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Indian Journal of Community Medicine

Community Based Integrated Malaria Control with Reference to Involvement of Social Forestry Activities: An Experience

Author(s): V.S. Malaviya, R. Kant, C.S. Pant, H.C. Srivastava and R.S. Yadav

Vol. 31, No. 4 (2006-10 - 2006-12)

V.S. Malaviya(1), R. Kant(2), C.S. Pant(1), H.C. Srivastava(1) and R.S. Yadav(1)

Abstract

Background: In view of growing problem of insecticide resistance in mosquito vectors and environmental concern, a noninsecticidal, community based integrated malaria control strategy was launched in rural areas of Nadiad taluka of Kheda district in central Gujarat, with focus on elimination of mosquito breeding places, introduction of larvivorous fishes, health education and community participation. Results: During the study period a total of 4,32,775 mosquito breeding places were eliminated and fi lled through earth work with the support from villagers. To check the mosquito breeding at door steps 2730 soakage pits were constructed and 889 unused wells were capped with expanded polystyrene (EPS) beads. On leveled land a massive tree plantation work was carried out by planting trees such as Eucalyptus (E. hybrid), Babul (Acacia nilotica), Gulmohar (Delonix regia), Kashid (Cassia siamea), Peltroform, etc through Shramdans and help from local Forest Department. In-house village nurseries and neem tree plantation was also encouraged due to its mosquito repellent action. Conclusion:The whole concept found enormous community acceptance and proved effective in reducing the mosquito population and malaria incidence.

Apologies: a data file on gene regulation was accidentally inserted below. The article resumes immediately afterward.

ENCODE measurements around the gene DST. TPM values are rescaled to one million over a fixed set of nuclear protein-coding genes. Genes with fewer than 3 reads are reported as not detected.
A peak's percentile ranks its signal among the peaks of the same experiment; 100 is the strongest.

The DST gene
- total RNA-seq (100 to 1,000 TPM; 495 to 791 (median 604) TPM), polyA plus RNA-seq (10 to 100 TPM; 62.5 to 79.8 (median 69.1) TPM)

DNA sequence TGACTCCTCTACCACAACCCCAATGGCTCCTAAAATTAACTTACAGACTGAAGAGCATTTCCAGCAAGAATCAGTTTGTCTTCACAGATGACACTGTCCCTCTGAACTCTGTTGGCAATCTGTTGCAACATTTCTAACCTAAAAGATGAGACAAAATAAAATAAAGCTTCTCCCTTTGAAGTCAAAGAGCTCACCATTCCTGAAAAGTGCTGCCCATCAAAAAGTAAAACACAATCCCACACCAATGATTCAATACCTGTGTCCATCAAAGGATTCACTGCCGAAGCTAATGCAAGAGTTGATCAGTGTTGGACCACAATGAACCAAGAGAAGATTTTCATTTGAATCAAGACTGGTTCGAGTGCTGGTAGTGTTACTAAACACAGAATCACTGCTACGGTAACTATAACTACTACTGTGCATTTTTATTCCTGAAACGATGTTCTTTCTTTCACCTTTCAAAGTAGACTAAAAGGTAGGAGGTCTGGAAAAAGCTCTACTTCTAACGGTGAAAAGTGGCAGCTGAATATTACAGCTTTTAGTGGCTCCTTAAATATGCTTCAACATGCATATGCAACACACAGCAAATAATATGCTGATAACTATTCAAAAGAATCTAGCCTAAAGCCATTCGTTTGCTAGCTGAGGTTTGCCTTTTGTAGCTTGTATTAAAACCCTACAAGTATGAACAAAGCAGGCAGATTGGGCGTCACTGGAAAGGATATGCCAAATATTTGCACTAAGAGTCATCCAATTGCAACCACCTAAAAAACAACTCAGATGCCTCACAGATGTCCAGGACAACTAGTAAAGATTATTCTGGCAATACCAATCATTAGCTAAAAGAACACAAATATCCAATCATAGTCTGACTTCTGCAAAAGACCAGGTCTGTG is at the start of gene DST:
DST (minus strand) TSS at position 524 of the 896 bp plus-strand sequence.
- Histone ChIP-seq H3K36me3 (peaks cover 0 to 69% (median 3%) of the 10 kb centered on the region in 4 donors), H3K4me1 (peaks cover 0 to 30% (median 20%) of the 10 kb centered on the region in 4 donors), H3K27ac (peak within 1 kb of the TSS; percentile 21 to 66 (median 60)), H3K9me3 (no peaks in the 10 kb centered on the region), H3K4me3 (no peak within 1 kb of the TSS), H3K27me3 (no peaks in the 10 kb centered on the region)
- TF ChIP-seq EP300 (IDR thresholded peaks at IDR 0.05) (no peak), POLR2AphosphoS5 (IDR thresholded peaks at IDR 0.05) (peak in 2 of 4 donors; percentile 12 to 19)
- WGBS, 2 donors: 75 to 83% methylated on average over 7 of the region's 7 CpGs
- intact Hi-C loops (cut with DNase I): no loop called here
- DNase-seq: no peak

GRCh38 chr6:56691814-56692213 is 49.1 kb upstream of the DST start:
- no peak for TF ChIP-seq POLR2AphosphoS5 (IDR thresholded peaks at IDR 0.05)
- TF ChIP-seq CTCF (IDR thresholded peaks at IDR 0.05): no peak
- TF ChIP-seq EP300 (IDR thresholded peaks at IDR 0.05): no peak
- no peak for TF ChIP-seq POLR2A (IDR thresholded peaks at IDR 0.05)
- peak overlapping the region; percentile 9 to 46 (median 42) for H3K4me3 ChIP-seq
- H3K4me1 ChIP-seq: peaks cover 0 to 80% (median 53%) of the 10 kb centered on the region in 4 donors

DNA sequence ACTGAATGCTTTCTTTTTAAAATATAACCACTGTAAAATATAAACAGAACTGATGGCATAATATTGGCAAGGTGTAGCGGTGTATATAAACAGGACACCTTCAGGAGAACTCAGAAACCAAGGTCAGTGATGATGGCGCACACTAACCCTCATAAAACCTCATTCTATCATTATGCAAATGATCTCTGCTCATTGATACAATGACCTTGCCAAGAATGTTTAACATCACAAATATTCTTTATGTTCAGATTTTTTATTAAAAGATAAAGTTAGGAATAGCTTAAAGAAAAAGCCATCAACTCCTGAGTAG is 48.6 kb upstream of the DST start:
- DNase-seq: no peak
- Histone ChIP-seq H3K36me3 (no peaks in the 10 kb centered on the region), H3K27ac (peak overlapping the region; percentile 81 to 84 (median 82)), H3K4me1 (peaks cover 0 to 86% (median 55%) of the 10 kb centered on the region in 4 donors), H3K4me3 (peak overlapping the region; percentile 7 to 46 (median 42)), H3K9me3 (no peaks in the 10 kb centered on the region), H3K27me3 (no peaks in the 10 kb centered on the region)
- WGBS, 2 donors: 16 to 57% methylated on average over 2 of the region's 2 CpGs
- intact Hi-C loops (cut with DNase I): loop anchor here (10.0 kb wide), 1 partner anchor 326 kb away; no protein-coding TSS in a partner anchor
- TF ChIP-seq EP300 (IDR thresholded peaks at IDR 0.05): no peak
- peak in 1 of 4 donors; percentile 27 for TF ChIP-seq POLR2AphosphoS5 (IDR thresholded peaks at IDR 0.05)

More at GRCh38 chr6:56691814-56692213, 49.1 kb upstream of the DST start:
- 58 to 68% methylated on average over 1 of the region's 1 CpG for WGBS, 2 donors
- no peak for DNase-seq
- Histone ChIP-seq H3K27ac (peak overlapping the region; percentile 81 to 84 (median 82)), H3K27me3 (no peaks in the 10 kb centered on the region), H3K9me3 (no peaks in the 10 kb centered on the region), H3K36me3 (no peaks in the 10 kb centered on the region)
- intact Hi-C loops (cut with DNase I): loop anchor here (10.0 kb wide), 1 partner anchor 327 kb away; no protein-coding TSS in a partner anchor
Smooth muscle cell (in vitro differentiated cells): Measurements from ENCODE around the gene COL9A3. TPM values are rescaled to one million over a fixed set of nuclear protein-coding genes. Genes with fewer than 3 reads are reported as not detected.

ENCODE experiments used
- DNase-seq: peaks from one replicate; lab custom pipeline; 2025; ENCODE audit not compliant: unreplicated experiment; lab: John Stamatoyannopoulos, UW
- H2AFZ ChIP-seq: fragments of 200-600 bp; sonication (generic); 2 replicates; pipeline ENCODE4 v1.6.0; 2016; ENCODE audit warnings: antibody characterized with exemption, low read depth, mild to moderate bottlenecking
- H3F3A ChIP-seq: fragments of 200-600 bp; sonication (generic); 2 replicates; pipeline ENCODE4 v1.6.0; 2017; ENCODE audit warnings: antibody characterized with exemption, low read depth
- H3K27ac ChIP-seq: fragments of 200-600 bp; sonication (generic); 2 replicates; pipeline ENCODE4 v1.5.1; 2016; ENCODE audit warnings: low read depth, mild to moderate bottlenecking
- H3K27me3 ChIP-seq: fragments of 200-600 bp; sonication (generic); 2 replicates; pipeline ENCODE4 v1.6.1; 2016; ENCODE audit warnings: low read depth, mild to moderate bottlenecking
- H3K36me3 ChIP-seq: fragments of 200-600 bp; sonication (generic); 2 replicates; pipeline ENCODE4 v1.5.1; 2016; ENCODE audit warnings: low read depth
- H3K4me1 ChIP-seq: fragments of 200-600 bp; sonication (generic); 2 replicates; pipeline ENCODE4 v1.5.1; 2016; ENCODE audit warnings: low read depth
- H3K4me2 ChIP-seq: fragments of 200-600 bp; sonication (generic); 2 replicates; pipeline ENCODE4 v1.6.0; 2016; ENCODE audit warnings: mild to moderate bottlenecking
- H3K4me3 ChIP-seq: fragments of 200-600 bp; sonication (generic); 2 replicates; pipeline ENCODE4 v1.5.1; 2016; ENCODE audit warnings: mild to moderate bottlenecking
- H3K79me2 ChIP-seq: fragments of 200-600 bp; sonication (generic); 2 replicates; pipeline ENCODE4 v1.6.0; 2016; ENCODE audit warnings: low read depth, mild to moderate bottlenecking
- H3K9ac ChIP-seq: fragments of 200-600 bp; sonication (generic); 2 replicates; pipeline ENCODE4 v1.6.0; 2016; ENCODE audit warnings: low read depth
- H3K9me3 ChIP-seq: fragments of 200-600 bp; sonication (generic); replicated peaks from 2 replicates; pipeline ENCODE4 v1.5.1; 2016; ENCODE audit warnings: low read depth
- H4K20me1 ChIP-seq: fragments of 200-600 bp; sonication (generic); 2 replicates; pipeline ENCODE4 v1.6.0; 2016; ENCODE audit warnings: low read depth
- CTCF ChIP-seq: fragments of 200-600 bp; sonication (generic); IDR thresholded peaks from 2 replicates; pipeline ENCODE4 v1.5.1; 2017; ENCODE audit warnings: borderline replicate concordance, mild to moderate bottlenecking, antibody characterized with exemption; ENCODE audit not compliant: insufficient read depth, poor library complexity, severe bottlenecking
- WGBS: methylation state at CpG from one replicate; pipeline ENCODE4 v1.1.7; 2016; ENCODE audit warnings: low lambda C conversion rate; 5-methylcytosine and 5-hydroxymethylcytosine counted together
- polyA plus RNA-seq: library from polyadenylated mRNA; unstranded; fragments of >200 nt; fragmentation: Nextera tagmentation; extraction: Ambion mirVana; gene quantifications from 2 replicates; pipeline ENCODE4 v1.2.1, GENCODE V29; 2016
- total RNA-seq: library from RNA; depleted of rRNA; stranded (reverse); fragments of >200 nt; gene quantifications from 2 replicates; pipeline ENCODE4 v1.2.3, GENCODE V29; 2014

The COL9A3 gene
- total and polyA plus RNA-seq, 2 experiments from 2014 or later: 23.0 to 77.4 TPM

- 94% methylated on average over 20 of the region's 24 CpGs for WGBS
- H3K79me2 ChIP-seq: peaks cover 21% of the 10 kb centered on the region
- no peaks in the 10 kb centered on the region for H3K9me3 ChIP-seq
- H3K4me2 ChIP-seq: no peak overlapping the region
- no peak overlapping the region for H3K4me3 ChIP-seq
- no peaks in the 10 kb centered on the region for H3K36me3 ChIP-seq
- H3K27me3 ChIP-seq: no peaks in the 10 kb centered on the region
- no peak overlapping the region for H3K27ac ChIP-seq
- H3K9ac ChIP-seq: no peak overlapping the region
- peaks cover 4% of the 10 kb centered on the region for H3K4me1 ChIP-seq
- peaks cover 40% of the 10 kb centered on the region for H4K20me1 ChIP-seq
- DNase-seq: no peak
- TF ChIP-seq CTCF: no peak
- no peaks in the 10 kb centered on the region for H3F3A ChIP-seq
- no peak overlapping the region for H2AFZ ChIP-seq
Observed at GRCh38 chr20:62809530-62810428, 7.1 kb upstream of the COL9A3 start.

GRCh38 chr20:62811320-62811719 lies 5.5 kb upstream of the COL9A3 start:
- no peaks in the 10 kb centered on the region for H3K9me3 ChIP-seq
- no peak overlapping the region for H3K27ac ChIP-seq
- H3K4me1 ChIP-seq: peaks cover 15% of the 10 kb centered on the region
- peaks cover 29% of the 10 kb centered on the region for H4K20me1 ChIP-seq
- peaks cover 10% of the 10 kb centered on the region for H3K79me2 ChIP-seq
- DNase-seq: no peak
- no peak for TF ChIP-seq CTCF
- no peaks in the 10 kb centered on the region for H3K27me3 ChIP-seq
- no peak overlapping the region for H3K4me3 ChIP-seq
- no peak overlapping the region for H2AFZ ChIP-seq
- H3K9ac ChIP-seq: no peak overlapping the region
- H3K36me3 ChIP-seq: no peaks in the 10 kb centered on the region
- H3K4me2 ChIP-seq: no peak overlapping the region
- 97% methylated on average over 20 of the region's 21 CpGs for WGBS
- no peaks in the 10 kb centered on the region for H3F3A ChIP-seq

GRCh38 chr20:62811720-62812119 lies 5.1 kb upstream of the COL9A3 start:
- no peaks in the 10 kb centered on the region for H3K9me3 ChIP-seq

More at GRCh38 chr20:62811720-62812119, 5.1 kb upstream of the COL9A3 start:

Key words: Malaria Control, Social Forestry, Mosquito Control, Community Participation

Introduction